Campaigning is officially under way for East Timor's presidential election in April - the first since the fledgling nation declared independence in 2002.
Mr Ramos Horta admits East Timor is still a fragile nation
Prime Minister Jose Ramos-Horta is seen as the favourite to win, but he faces seven other candidates.
Due to fears of violence, thousands of police officers have been mobilised to secure polling stations.
Fears of violence mainly centre on the fact that a renegade soldier, Major Alfredo Reinado, is still at large.
He is being hunted by an international security force, but has so far evaded capture, and is said to have some public support.
The eight candidates are all seeking to replace incumbent President Xanana Gusmao, who has long signalled his intention not to stand for re-election.
All eight have reportedly signed a code of conduct designed to ensure the poll is free, fair and peaceful.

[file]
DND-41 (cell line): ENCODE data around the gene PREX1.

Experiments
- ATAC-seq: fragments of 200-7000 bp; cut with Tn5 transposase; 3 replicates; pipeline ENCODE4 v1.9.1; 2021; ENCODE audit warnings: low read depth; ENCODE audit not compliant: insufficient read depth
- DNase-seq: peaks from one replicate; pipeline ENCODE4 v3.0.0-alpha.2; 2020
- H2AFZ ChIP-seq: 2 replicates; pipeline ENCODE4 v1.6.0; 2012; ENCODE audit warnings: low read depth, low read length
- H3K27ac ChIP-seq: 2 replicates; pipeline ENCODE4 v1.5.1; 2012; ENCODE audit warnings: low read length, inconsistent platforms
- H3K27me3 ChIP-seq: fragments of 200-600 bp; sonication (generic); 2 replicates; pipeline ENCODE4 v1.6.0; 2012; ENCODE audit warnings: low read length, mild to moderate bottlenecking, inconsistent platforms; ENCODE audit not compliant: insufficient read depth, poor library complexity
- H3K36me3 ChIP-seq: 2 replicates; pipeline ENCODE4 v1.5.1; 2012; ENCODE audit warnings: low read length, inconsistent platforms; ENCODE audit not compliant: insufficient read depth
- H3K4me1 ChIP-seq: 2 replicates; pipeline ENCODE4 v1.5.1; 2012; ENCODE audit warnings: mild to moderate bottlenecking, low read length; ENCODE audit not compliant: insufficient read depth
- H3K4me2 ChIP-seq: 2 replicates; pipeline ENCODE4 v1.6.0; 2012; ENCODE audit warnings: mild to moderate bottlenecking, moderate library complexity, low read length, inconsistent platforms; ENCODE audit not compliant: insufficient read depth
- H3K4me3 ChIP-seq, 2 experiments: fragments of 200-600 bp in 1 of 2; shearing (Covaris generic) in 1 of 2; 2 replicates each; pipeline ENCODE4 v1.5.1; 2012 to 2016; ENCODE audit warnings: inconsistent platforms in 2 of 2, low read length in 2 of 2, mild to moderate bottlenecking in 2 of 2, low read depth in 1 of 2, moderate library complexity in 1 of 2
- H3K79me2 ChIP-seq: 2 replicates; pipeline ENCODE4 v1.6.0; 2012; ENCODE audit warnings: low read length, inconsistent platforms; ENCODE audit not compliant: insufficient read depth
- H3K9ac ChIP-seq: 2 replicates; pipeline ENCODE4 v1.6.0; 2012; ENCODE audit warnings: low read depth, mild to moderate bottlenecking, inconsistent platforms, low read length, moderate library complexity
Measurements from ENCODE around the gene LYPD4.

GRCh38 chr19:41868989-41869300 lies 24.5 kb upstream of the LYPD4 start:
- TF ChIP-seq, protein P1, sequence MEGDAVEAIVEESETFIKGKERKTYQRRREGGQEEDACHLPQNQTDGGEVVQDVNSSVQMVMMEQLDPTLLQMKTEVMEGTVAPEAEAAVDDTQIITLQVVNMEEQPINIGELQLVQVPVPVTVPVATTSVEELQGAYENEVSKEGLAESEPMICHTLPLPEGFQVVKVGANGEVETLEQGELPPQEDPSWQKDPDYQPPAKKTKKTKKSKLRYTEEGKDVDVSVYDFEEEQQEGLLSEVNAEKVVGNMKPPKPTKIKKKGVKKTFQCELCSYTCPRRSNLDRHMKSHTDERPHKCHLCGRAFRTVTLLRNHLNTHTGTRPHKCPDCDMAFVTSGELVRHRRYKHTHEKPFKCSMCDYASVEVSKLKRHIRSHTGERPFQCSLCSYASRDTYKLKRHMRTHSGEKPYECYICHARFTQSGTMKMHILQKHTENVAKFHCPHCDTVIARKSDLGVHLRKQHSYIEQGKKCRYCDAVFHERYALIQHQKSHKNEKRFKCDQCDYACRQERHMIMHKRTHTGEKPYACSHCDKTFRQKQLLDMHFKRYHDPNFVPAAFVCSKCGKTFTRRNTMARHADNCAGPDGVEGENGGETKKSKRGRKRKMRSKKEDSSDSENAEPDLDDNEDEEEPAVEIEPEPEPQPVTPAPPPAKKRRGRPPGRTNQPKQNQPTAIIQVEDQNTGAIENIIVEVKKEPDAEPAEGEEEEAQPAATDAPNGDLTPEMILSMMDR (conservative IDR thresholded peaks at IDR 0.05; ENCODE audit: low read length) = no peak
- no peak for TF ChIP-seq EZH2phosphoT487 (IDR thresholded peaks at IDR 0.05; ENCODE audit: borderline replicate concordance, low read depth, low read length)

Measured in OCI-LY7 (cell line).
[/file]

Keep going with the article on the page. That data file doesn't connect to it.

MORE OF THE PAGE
Atul Khare, who heads the UN mission in East Timor, said it was essential that the campaign was carried out "freely, fairly and without violence, without intimidation and without misuse of state resources."
Mr Lobato's trial was held in East Timor's capital Dili
He also told reporters he was pleased that, so far, voter registration had gone calmly and "without major security incidents".
But there are still concerns about security in this young, impoverished nation, which descended into factional fighting in the middle of last year and had to ask Australian-led peacekeepers to intervene to restore order.
Mr Ramos-Horta admitted on Friday that East Timor was still a fragile country.
"Its institutions are still weak. Poverty is still widespread. Justice has not yet been served," he told the French news agency AFP.